Family : Brassicaceae
Text © Prof. Pietro Pavone
English translation by Mario Beltramini
Smelowskia americana (Regel & Herder) Rydb. is one of the 25 species, taxonomically valid, of the genus Smelowskia, the only one of the tribe Smelowskieae, family Brassicaceae.
The name of the genus Smelowskia honors the Russian botanist and pharmacologist Timofei Andrejewitsch Smelowski (1771-1815), the specific epithet refers to America, range of origin of the taxon.
Common name: American false candytuft. The English term Candytuft is the common American name of Iberis sempervirens L. and refers to Candia, old Venetian name of Heraklion, capital of the island of Crete, place from where this species was imported. Due to its resemblance with S. americana, was given the same common name, but, in order to distinguish it, with the addition of “false”. Common Italian name: Falso cespo di Candia.
The English botanist Joseph Dalton Hooker (1817-1911) in 1870 realized that the flora of the Rocky Mountains (North America) and that of the Asian range of Altaj, located along the boundary between Russia, Mongolia and Kazakhstan, were very similar.
More recently, the botanist William Alfred Weber (1918-2020) has hypothesized that the florae of these areas, very vast and nowadays separate, were contiguous in the late Tertiary, before being parted by the continental ice caps in the Pleistocene.
This hypothesis would explain the presence of similar high-altitude species in distant sites without the need to invoke episodes of long-range dispersion done by the wind or by the birds.
He has hypothesized that these alpine species have survived the ice age because they have found shelter, inside the glaciers, on non glacial rocky outcrops called nunatak (summits of mountains not covered by ice). Later, when the glaciers melted, it was possible that these plants have moved to repopulate the arctic environments devoid of any form of vegetation.
The genus Smelowskia, that contains diploid as well as polyploid species, has been the object of molecular studies that have shown congruence with what was observed in morphology and geography.
Thanks to these studies it has been brought to light also the importance of the polyploidy, as a phenomenon essential for the evolution of the arctic flora. Moreover, it has been possible to verify the Asian origin of the American taxa. In fact, it is admitted that through the land bridge (Beringia) of the Bering Strait, in various periods, they have come in America crossing Alaska and Siberia during the ice ages of the Pleistocene and, particularly, during the last glacial maximum (about 25.000-21.000 years ago). Hence, S. americana may be deemed the result of an allopatric speciation that took place in the shelters of the glacial age.
The range of Smelowskia americana also includes part of North America (Alberta, British Columbia, Colorado, Idaho, Montana, Nevada, Oregon, Utah, Washington, Wyoming). Previously considered a variety of the Asian Smelowskia calycina (Stephan ex Willd.) C.A. Mey., thanks to the molecular differences, even though recognizing its affinities, it has been elevated to the rank of species. As a matter of fact, morphologically, the two species are very similar and S. americana distinguishes from S. calycina for the caducous calyces instead of persistent.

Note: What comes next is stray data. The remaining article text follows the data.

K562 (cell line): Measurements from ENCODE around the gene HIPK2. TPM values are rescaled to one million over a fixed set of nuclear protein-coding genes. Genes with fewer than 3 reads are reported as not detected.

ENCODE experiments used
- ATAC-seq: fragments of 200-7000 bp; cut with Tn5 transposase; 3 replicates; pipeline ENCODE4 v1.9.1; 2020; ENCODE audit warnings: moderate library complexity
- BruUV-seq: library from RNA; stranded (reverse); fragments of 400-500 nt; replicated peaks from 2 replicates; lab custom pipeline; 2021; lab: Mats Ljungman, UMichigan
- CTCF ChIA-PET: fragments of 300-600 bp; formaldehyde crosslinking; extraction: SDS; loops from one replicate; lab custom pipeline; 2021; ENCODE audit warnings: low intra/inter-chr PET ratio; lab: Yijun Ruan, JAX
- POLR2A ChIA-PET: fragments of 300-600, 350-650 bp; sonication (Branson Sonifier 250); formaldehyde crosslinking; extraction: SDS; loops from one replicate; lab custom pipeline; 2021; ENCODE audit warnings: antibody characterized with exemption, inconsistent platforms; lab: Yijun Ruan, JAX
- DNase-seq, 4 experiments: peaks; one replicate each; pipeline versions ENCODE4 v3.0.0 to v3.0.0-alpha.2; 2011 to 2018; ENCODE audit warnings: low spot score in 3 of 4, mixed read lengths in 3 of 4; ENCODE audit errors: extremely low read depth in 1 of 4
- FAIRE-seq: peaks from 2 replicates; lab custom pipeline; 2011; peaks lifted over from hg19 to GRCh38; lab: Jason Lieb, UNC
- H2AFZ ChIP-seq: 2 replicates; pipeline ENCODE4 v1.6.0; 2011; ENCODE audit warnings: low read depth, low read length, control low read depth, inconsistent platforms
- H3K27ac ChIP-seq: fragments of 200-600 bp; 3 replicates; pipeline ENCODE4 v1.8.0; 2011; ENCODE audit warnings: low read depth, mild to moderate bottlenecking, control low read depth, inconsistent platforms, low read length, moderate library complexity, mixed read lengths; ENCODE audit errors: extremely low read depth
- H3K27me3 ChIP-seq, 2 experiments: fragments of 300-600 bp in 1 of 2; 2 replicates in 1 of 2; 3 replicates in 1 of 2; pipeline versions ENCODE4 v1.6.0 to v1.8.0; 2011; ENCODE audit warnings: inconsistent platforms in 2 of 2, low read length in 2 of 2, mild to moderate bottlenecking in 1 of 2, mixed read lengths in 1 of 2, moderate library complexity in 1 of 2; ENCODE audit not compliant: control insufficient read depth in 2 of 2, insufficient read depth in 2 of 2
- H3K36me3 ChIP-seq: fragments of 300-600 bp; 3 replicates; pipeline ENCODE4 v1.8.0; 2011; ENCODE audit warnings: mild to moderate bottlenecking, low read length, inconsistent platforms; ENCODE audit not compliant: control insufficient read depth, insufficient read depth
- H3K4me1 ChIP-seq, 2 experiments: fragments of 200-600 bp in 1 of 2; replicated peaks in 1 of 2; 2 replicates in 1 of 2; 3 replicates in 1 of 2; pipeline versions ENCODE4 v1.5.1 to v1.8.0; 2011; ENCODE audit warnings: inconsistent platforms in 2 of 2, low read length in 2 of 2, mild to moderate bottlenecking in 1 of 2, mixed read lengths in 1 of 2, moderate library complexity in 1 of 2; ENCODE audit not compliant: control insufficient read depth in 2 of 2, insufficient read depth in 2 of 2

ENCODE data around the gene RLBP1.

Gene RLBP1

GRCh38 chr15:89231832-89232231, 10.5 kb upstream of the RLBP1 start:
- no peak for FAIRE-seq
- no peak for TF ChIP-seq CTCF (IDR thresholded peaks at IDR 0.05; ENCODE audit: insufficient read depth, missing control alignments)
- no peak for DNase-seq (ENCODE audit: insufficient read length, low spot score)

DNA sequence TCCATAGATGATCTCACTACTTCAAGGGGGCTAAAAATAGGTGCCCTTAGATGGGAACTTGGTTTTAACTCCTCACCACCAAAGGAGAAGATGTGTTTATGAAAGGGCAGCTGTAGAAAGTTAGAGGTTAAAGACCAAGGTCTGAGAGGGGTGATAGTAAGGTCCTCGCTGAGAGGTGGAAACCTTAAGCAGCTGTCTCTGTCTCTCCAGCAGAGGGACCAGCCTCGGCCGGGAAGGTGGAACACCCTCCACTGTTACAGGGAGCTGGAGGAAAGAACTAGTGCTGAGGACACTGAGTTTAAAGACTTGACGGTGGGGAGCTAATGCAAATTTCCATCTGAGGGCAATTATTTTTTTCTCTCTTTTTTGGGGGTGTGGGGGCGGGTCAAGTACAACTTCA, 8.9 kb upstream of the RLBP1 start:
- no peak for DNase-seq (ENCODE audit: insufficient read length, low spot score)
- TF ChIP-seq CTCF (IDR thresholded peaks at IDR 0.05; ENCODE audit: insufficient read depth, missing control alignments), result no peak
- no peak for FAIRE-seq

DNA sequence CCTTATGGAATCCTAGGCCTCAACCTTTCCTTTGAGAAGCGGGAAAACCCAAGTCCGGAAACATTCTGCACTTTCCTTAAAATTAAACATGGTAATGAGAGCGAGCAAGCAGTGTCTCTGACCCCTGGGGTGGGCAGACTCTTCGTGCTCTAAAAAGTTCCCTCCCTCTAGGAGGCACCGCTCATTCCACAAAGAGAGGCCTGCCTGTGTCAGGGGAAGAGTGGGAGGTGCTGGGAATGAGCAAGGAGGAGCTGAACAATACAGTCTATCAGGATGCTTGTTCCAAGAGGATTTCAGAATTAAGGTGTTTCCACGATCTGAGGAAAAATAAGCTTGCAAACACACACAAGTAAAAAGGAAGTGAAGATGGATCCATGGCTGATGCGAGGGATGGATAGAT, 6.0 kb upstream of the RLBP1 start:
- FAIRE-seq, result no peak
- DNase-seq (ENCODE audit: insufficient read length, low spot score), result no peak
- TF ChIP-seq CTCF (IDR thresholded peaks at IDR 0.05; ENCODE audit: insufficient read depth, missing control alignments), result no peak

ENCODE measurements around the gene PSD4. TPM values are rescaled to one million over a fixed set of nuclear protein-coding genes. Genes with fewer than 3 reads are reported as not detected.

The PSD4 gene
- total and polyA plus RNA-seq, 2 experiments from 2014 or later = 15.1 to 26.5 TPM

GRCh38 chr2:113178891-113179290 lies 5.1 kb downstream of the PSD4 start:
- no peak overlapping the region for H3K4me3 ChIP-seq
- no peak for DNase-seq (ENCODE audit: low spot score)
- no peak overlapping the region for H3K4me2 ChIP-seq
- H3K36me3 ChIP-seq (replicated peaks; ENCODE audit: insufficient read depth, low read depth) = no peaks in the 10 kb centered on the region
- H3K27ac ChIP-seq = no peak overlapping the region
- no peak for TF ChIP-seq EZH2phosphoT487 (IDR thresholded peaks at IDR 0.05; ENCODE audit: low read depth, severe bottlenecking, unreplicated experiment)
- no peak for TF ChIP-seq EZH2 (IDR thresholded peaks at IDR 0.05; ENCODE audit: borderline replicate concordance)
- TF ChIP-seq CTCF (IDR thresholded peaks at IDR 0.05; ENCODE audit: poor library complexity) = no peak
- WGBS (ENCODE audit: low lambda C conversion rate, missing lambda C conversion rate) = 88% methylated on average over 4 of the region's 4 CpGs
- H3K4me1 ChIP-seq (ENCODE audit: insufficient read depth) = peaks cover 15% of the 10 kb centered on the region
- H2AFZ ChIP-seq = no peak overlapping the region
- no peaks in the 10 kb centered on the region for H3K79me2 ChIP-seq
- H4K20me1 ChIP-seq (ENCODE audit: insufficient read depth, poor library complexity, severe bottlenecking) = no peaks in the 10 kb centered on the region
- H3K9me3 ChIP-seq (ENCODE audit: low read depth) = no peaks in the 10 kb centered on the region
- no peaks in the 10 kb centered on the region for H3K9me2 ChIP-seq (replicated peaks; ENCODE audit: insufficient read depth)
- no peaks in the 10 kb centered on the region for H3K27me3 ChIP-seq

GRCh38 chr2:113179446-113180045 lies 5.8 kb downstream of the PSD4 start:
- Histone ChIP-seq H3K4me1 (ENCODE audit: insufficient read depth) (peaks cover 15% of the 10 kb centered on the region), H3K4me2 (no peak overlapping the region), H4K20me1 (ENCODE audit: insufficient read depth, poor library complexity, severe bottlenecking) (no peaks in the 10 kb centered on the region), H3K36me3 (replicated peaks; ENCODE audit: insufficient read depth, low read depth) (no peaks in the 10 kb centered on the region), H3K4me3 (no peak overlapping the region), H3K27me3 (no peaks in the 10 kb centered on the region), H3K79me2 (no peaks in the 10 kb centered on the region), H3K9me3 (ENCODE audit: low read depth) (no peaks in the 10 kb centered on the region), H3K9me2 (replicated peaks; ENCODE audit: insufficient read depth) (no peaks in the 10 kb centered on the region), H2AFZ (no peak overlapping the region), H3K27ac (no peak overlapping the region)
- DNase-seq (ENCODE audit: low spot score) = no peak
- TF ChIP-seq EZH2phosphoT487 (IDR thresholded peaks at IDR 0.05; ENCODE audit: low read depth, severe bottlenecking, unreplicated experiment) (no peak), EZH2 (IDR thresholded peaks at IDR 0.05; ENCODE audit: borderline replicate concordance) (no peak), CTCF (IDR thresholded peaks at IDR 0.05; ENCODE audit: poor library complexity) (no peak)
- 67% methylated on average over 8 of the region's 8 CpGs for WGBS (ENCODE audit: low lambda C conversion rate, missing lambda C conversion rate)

S. americana lives on the screes, in rocky ravines, in the meadows over the limit of the wood, at altitudes of 1600 to 4000 m.
They are perennial herbaceous plants, densely cespitose, canescent due to the presence of hairs. The caudex is well developed, usually ramified from the base, covered by remnants of the dry petioles of the previous years. The stems, numerous, often not ramified, measure 6-20 cm and can be covered by simple hairs (0,5-1,3 mm), mixed with others, ramified and smaller, that have the function of protecting the tissues from the extreme cold.
The basal leaves, on 1-5 cm petioles, are pinnate or pinnatifid, with simple hairs and with oblanceolate to ovate lamina and with linear terminal segments, oblong or ovate of 1-3,5 cm x 4-17 mm. The cauline leaves, little petiolate or sessile, have the lamina like the basal ones, smaller in the distal ones.
The flowers are bisexual and have 2-3,5 mm sepals, deciduous, and usually 3,5-6,5 x 1,5-3,5 mm petals, from narrow to claw-shaped (1,5-3 mm) with rounded apex, usually white and rarely pinkish or of lavender colour.
The stamens are six and the anthers measure 0,5 to 0,7 mm. The ovary is superior and presents a 0,2-0,8 mm long style surmounted by a capitate stigma. In the ovary are present 8 to 12 (-14) ovules. The blooming takes place from June to August, at times in September. The flowers are grouped in racemose inflorescences devoid of bracts that elongate when fructifying. The pollination is done by insects of the family Apidae: Bombus insularis and Bombus flavidus.
The fruits are dehiscent siliquae, quadrangular, 5-13 mm long and 1,5-2,5 mm broad, glabrous, supported by peduncles, sub-appressed to the central axis usually forming less than 40° angles.
The seeds are brown, uniseriate, oblong to ovoidal (from 1 to 1,9 mm), not winged, minutely reticulated, not mucilaginous if wet, with obliquely incumbent cotyledons.
Synonyms: Hutchinsia calycina var. americana Regel & Herder, Smelowskia calycina var. americana (Regel & Herder) W.H. Drury & Rollins, Smelowskia lineariloba Rydb., Smelowskia lobata Rydb.